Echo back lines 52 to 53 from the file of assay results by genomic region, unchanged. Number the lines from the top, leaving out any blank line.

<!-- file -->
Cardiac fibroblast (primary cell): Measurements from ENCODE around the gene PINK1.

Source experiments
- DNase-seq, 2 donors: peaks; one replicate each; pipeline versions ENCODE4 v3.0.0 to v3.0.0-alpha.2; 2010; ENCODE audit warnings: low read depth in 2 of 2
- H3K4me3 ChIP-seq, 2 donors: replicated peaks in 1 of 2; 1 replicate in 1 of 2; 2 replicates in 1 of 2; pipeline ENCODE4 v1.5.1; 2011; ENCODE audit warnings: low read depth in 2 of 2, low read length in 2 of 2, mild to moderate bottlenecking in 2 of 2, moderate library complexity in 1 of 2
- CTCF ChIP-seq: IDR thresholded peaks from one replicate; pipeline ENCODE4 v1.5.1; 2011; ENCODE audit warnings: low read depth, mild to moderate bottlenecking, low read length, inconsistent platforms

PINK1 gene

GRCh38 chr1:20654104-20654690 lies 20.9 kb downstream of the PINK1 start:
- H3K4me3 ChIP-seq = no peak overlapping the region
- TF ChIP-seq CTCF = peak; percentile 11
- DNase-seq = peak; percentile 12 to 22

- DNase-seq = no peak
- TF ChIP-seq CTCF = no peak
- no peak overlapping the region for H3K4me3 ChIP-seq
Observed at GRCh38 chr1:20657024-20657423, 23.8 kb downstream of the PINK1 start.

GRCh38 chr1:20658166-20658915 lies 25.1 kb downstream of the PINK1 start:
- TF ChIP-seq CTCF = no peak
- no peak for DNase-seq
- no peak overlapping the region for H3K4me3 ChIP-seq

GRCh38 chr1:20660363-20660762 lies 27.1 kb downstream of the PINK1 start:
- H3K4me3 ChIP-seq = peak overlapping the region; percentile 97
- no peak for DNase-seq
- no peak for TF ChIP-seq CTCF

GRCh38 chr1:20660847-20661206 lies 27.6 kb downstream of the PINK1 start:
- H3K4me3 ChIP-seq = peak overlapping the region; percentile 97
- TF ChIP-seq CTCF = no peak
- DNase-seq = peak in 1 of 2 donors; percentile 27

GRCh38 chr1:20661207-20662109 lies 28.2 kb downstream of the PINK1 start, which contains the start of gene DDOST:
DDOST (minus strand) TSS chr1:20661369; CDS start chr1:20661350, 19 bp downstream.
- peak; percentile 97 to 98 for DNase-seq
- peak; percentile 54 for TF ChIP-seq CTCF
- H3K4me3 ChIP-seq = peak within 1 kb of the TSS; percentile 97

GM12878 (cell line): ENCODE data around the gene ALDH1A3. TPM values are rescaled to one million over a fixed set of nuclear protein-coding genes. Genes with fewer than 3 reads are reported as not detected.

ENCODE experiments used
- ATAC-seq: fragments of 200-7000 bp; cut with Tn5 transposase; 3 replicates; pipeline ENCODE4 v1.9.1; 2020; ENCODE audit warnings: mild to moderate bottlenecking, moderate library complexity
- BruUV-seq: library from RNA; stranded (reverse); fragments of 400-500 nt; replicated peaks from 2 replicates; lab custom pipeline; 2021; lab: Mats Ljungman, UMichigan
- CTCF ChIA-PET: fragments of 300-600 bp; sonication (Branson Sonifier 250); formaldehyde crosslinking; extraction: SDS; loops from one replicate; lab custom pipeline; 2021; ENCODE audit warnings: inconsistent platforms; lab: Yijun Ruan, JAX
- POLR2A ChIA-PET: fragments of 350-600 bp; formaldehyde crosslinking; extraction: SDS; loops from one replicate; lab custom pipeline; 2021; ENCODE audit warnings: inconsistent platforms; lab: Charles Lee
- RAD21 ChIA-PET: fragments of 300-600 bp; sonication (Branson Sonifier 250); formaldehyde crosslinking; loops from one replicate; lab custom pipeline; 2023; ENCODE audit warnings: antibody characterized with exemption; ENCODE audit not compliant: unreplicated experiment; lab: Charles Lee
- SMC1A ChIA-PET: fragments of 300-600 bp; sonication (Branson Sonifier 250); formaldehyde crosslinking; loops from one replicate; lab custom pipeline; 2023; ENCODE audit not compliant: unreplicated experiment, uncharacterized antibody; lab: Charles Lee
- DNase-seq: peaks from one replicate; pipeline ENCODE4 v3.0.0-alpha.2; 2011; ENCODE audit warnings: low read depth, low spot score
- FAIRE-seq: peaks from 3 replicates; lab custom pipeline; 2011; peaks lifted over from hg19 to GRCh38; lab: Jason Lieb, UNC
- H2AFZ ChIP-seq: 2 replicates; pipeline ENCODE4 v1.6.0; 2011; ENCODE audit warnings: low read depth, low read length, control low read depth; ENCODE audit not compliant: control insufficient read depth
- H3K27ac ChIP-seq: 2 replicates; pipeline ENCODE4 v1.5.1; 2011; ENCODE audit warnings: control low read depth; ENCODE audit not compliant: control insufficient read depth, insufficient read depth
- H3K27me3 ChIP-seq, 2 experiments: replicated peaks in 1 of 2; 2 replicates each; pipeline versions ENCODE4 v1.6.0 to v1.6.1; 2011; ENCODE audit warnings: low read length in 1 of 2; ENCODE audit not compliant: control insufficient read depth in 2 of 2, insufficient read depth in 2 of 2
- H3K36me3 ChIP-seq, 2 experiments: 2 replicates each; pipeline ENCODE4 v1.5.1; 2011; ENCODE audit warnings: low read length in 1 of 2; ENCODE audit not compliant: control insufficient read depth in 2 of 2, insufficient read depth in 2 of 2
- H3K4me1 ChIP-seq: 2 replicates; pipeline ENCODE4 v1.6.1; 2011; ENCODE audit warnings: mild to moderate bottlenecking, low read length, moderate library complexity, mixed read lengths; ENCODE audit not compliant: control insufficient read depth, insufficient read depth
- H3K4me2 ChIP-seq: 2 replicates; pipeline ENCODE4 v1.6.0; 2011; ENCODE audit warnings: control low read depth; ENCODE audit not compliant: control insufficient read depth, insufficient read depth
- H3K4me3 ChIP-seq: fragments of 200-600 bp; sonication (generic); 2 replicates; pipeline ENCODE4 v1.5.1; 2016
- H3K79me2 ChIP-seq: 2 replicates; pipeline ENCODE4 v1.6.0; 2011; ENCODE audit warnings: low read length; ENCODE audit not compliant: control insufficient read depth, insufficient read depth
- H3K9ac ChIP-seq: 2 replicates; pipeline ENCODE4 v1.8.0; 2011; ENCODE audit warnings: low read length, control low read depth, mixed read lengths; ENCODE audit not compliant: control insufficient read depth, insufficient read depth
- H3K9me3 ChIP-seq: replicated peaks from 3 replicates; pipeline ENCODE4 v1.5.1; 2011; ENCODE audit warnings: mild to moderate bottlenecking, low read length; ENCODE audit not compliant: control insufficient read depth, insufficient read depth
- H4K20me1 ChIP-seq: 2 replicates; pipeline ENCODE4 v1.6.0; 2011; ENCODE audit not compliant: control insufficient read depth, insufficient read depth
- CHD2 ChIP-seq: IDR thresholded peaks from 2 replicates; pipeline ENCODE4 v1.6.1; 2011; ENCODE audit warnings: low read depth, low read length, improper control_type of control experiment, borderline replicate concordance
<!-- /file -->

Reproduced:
- H4K20me1 ChIP-seq: 2 replicates; pipeline ENCODE4 v1.6.0; 2011; ENCODE audit not compliant: control insufficient read depth, insufficient read depth
- CHD2 ChIP-seq: IDR thresholded peaks from 2 replicates; pipeline ENCODE4 v1.6.1; 2011; ENCODE audit warnings: low read depth, low read length, improper control_type of control experiment, borderline replicate concordance